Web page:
Without NFTs, there is no provenance and without provenance, it’s tough for anyone to assign value to digital art, speaking as a digital artist of over a decade. NFTs give us the ability to create discrete digital works of art which is an absolute revelation in the digital art world. On one side, I use photos/glitches and a lot of processing to actually create the art, but the key to all of it is tokenization. Without NFTs we don’t have a digital art market.
How do you differentiate your brand?
I spend a lot of time crafting a narrative for each piece. I want my art to be a critique or a commentary on something important. I think that’s why a lot of my work ends up pretty dark. At the core, I believe my art has value because I spend a lot of time on each piece making sure it’s the vision I want. I don’t mint the majority of my work because I’m very selective about what I want to exist theoretically forever on-chain. Also, I don’t want to leave social media out of this. The community exists on Twitter and Discord. Without community, we have nothing. I’d like to think that the people I attract are the people who resonate with my commentary.
Tell me about your favorite NFT experience.
Definitely NYC during NFT.NYC. A week of hanging out with my NFT friends in person after a year of Twitter has been two of my favorite weeks from the past year.
How do you determine what kind of collection to offer? Deciding on Editions vs. Standalones vs. Collections?
Tough question. I’ve been focused on 1/1s. 1/1s are special in their ability to create a real connection between artist and collector. Down the road, perhaps end of this year, early next, I’m open to exploring an editioned work to make my work more accessible to people. I realize I’m starting to price people out (last sale was 16.9E) and at this early stage in cryptoart and our community, it feels too early to do that. We really are all in this together.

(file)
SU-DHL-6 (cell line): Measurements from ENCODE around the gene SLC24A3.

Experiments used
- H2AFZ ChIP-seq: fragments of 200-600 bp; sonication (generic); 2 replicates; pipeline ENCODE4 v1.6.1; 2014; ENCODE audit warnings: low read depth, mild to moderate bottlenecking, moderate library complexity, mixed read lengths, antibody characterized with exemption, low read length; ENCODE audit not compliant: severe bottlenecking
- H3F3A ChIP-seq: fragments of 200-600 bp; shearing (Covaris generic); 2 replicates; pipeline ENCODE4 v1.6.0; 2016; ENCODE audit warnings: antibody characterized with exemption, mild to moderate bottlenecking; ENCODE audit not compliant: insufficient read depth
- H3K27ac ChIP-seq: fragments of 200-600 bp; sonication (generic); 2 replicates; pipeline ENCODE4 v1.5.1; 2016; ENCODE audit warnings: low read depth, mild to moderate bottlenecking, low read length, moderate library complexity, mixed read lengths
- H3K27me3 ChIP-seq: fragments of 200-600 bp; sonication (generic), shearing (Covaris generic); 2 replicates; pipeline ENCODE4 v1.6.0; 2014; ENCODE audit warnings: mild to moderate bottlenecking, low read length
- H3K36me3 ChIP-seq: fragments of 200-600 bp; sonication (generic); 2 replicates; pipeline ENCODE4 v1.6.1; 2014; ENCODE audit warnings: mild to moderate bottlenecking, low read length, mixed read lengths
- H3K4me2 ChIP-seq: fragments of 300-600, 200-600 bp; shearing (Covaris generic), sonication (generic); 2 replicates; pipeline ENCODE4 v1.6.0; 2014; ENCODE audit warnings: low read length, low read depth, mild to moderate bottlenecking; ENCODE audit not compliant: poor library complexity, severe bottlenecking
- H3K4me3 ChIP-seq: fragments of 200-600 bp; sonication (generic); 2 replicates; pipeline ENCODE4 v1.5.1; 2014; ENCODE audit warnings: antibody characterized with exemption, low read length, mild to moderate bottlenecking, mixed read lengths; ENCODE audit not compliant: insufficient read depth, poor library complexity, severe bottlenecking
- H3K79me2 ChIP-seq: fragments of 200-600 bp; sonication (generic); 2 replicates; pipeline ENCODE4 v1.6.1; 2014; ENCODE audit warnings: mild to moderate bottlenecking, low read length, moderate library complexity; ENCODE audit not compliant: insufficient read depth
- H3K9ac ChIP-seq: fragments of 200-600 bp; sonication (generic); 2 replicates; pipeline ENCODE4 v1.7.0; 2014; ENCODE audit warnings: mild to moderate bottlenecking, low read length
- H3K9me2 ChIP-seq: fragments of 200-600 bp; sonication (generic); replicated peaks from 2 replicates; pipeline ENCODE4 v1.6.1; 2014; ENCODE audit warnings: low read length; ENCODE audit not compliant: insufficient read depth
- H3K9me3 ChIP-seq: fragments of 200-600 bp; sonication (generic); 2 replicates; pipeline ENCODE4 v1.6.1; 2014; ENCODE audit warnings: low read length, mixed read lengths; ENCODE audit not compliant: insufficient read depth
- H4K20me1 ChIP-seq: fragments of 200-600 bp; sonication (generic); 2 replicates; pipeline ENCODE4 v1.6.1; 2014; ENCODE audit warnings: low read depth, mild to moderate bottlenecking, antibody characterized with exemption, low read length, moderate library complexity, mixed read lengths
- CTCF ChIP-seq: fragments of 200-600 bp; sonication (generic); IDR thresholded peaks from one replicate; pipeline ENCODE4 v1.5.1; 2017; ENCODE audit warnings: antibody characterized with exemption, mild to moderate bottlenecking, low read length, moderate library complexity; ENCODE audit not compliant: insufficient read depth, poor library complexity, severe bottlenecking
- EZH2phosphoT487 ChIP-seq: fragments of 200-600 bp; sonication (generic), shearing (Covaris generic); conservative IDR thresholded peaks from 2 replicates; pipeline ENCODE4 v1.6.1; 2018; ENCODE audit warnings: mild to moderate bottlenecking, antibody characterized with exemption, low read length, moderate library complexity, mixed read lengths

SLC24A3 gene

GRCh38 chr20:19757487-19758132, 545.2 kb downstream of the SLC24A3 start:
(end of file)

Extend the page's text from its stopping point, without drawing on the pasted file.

Is your business sustainable from NFT sales alone? What % of your sales come from NFTs?
Yes, thankfully. It’s changed my life this past year to be fully supported by art after a decade of making art.
What comes next for you? Do you have a roadmap?
I’m always working on 4-5 pieces in my studio. I plan to keep releasing 1/1s on SuperRare as they are finished and exploring some options for an editioned work / collection in a few months. I’m not a huge fan of the same piece for everyone though. Looking at some options to get more work out to people that are currently priced out without necessarily just doing an edition.
What’s your plan to increase eyeballs and sales of your art?
Do interesting things and not tell people about it 🙂
Were you, as an artist, already well-established before entering into the world of NFTs?
I was reasonably well-established as an artist. I had a large following from web2 sharing digital art and have had some nice shows in the trad art world. I’ve been a digital glitch artist since before Twitter could host .gifs. Been around a long time and there were just a few of us around at the beginning. Beeple was when I decided to jump into NFTs. Saw that sale and had to know how someone sold digital art, let alone for that amount. Immediately went all-in, figured out Metamask and learned NFTs and started getting to know the art community on Twitter.